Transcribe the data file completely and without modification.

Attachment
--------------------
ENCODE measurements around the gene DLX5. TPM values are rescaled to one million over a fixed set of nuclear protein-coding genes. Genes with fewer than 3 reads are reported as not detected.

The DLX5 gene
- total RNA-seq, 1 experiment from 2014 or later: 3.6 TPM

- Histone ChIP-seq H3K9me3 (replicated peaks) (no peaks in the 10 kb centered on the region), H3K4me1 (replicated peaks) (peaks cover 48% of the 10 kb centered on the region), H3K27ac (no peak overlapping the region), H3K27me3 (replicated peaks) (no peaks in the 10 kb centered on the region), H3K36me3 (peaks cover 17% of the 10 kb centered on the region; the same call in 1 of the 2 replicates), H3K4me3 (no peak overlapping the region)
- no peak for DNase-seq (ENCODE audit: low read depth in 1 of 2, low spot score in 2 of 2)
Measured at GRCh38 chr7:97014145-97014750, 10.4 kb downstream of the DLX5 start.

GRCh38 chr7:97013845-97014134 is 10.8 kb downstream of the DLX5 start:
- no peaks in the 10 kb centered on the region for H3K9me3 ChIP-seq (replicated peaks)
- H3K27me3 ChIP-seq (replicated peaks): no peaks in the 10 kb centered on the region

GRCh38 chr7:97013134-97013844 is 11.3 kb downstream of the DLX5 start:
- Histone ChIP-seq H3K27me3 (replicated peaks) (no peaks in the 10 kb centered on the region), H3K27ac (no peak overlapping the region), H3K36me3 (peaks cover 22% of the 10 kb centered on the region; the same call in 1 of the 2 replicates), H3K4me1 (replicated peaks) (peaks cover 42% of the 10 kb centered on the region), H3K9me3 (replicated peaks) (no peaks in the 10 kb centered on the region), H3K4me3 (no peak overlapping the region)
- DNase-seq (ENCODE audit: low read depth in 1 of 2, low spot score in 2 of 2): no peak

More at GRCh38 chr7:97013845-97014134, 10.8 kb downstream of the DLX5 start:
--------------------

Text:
ENCODE measurements around the gene DLX5. TPM values are rescaled to one million over a fixed set of nuclear protein-coding genes. Genes with fewer than 3 reads are reported as not detected.

The DLX5 gene
- total RNA-seq, 1 experiment from 2014 or later: 3.6 TPM

- Histone ChIP-seq H3K9me3 (replicated peaks) (no peaks in the 10 kb centered on the region), H3K4me1 (replicated peaks) (peaks cover 48% of the 10 kb centered on the region), H3K27ac (no peak overlapping the region), H3K27me3 (replicated peaks) (no peaks in the 10 kb centered on the region), H3K36me3 (peaks cover 17% of the 10 kb centered on the region; the same call in 1 of the 2 replicates), H3K4me3 (no peak overlapping the region)
- no peak for DNase-seq (ENCODE audit: low read depth in 1 of 2, low spot score in 2 of 2)
Measured at GRCh38 chr7:97014145-97014750, 10.4 kb downstream of the DLX5 start.

GRCh38 chr7:97013845-97014134 is 10.8 kb downstream of the DLX5 start:
- no peaks in the 10 kb centered on the region for H3K9me3 ChIP-seq (replicated peaks)
- H3K27me3 ChIP-seq (replicated peaks): no peaks in the 10 kb centered on the region

GRCh38 chr7:97013134-97013844 is 11.3 kb downstream of the DLX5 start:
- Histone ChIP-seq H3K27me3 (replicated peaks) (no peaks in the 10 kb centered on the region), H3K27ac (no peak overlapping the region), H3K36me3 (peaks cover 22% of the 10 kb centered on the region; the same call in 1 of the 2 replicates), H3K4me1 (replicated peaks) (peaks cover 42% of the 10 kb centered on the region), H3K9me3 (replicated peaks) (no peaks in the 10 kb centered on the region), H3K4me3 (no peak overlapping the region)
- DNase-seq (ENCODE audit: low read depth in 1 of 2, low spot score in 2 of 2): no peak

More at GRCh38 chr7:97013845-97014134, 10.8 kb downstream of the DLX5 start: